Asian stocks climbed and the euro inched higher on Monday after policymakers approved an emergency tranche of funding for Greece, offering a lifeline to the debt-stricken nation while strong U.S. data also boosted demand for risky assets.

Euro zone finance ministers on Saturday approved a 12 billion euro instalment of Greece's bailout and said details of a second aid package for Athens would be finalised by mid-September.

While the release of the emergency funds may calm nervous investors for now, Greece faces an uphill task in trying to implement the reforms demanded by international lenders which means the euro's path higher will be rocky.

The euro last traded at $1.4552, extending last week's 2.5 percent rally -- its heftiest since January.

The breach of last week's high around $1.4551 triggered more stop-loss buying, traders said, though it remained hemmed inside a broad range established since early May.

Appetite for risky assets like equities and high-yielding currencies such as the Australian dollar also received a boost from U.S. data that indicated the world's biggest economy may be recovering strongly from a recent spell of weakness.

The pace of growth in U.S. manufacturing picked up for the first time in four months, with an index of national factory activity rising to 55.3 in June from 53.5 in May, Institute for Supply Management (ISM) data showed on Friday.

Stocks in Asia's developed markets rose with Japan's Nikkei <.N225> rising near the 10,000 level for the first time in two months while Australian stocks <.AXJO> gained 1 percent.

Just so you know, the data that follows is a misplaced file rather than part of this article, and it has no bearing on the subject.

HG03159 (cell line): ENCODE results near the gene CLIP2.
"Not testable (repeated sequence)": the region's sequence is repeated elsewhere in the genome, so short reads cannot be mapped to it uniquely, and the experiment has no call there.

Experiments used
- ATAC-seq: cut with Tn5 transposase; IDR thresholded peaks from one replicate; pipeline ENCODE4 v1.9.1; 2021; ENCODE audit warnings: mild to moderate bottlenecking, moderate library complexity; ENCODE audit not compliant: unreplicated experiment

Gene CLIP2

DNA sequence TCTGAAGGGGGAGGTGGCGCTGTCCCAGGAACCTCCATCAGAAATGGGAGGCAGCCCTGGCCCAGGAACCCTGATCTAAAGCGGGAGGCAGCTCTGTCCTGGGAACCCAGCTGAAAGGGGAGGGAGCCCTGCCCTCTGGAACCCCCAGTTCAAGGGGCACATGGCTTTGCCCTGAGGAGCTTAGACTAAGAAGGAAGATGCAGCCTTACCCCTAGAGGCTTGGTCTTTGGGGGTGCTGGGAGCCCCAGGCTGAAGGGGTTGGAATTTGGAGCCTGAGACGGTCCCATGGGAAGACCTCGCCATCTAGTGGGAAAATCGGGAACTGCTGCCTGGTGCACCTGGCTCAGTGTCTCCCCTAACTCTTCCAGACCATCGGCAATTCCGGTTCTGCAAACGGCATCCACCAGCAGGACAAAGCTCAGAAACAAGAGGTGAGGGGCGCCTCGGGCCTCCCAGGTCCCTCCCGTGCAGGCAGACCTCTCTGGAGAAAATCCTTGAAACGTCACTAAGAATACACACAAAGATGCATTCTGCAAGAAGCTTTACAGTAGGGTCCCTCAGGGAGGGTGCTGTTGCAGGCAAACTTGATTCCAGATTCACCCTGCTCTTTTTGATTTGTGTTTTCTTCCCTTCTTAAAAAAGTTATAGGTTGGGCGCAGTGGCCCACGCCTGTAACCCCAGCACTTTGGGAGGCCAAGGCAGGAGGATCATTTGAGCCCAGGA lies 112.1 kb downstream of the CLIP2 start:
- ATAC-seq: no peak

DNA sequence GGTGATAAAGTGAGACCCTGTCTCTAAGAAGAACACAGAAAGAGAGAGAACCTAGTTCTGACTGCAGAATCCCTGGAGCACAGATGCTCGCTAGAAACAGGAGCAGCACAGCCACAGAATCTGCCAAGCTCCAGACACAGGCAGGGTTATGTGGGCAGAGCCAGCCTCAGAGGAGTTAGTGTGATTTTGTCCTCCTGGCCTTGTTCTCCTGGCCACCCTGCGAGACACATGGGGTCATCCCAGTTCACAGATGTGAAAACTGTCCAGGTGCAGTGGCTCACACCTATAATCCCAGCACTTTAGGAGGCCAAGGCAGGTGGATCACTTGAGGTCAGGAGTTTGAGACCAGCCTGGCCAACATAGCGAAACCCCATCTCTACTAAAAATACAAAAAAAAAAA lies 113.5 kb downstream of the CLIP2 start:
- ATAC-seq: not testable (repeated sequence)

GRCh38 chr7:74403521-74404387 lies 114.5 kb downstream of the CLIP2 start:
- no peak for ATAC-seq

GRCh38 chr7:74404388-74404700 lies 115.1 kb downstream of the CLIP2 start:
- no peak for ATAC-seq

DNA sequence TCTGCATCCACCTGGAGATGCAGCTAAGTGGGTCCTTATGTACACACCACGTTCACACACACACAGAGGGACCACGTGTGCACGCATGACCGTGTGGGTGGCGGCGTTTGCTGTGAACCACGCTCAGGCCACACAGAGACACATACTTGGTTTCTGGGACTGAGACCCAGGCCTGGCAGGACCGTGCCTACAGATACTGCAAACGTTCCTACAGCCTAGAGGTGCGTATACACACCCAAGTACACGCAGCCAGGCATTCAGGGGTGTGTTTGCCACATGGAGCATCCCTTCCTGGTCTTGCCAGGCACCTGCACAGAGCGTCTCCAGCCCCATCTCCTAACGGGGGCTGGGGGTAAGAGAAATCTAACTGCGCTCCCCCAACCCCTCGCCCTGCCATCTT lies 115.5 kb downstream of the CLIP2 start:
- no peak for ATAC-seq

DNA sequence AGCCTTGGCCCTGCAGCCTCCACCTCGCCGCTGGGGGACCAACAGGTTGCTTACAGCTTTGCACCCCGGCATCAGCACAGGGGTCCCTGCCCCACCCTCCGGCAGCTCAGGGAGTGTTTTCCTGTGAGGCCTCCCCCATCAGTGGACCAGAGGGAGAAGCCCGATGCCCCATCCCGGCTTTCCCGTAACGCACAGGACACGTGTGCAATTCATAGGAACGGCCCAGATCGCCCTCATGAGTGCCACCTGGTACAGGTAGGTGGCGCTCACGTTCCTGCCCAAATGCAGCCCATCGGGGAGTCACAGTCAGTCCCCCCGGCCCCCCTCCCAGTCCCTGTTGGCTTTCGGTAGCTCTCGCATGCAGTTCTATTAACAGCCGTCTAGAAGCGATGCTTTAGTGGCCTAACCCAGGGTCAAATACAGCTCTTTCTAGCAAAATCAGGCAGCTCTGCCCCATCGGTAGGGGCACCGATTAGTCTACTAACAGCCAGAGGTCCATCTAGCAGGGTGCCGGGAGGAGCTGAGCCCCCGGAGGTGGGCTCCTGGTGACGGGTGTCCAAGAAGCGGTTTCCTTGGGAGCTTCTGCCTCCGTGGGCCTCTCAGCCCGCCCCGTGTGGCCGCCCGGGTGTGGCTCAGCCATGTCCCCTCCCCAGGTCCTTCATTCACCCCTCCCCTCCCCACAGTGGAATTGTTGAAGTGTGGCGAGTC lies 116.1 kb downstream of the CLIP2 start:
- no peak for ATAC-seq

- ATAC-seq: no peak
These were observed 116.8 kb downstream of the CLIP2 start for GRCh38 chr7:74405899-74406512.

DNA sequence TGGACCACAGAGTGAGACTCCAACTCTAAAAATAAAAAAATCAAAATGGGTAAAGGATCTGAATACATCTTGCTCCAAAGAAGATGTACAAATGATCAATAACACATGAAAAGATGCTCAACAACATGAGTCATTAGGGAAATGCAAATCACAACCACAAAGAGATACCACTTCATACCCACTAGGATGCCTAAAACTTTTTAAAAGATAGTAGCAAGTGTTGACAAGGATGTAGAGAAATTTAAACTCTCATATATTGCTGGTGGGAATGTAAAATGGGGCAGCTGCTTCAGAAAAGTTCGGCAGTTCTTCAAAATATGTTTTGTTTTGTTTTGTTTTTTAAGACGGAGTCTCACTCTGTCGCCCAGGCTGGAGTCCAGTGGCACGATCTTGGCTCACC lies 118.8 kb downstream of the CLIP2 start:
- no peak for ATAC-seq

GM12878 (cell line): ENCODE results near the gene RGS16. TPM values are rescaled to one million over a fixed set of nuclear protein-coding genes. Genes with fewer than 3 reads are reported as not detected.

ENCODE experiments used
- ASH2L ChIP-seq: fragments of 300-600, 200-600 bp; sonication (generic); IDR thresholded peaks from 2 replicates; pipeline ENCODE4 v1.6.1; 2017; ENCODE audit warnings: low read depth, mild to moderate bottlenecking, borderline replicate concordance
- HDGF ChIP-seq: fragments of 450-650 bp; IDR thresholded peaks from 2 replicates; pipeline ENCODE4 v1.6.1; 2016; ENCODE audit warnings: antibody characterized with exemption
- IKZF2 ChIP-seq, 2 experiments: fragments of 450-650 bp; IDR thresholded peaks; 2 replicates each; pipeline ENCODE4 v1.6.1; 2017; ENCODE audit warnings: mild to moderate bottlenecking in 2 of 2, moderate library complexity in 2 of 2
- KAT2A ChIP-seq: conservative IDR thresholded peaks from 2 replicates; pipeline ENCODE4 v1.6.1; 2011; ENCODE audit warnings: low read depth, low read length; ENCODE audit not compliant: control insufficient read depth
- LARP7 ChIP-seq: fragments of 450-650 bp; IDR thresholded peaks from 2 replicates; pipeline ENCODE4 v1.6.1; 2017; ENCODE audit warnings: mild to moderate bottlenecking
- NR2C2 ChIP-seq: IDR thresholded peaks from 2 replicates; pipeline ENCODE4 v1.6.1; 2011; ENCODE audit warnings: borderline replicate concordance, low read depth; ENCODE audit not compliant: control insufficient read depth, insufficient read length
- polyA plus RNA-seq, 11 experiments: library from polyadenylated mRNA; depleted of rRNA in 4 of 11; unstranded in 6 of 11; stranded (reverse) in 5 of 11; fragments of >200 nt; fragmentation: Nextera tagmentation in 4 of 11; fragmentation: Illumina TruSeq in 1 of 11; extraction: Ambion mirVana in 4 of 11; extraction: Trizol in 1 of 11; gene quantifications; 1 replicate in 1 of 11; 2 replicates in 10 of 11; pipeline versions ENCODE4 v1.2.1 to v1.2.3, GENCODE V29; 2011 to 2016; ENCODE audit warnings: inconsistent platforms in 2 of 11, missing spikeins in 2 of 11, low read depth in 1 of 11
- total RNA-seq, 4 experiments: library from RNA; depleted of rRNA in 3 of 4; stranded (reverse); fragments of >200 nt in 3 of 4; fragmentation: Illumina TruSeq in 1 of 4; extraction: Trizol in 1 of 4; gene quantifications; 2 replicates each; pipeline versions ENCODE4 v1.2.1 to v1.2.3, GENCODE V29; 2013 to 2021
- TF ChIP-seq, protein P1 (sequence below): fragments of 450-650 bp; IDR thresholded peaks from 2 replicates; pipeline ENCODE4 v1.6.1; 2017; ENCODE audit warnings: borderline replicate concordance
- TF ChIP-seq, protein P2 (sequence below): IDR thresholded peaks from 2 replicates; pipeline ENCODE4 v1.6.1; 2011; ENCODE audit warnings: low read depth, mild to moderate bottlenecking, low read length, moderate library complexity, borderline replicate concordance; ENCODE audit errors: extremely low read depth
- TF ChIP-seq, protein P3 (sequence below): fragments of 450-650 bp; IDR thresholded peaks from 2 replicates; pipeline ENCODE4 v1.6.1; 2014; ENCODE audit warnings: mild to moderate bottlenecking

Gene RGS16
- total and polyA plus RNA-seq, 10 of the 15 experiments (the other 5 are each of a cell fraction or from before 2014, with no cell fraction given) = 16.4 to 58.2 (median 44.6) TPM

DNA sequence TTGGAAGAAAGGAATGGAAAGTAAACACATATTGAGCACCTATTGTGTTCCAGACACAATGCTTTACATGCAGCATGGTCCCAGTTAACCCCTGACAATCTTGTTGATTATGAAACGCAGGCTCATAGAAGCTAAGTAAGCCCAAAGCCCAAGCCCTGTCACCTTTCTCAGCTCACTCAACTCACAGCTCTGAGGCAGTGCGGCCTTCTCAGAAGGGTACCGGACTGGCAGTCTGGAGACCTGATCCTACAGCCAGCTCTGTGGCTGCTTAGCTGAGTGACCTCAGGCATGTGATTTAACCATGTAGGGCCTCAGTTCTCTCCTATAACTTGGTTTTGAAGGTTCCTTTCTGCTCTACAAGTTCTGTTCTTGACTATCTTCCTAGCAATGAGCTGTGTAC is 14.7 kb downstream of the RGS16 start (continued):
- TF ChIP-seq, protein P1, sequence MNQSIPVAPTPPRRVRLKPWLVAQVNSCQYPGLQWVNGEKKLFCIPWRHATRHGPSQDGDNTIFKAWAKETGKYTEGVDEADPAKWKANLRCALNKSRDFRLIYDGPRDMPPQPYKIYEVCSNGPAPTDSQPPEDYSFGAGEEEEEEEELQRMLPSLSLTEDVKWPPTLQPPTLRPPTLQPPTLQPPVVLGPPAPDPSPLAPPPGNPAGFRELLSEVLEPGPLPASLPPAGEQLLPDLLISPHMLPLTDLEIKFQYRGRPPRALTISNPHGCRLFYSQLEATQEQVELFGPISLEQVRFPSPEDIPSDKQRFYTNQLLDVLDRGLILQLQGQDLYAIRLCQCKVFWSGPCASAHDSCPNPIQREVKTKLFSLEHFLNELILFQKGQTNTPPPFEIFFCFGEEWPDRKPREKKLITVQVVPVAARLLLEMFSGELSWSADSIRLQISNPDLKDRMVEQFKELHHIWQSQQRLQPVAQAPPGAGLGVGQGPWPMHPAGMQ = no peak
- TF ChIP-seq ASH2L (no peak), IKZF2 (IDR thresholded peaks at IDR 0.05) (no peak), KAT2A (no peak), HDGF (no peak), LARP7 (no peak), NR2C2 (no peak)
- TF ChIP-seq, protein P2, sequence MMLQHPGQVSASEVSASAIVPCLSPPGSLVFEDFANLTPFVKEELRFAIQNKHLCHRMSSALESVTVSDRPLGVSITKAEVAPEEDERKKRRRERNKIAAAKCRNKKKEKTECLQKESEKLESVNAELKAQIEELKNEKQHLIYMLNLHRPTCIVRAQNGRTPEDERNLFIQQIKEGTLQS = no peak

The MSCI index of Asia-Pacific shares outside Japan <.MIAPJ0000PUS> rose 0.7 percent, touching its highest level since early June, adding to two consecutive weeks of gains.

U.S. shares rose 5.6 percent last week, its best weekly performance in two years. U.S. markets are shut on Monday for a holiday.

In Thailand, the baht and local shares <.SETI> are set to gain after the clear majority obtained by the Puea Thai party suggested the possibility of post-election instability looked less likely in the short term.

The Australian dollar added to its chunky 2.8 percent gains last week though some resistance around current levels of 1.0785 per dollar is seen. Retail sales data would offer investors clues on whether a August rate hike is likely.

Improved appetite for risk and the end of the Federal Reserve's quantitative easing policy reduced demand for U.S. Treasury bonds, with yields on 10-year notes settling at 3.18 percent, near its highest in almost two months and adding to a weekly rise of more than 30 basis points.

U.S. crude futures were trading above the $95 per barrel mark, holding on to last week's gains, despite a surprise move by the 28-nation International Energy Agency to release 60 million barrels of oil reserves.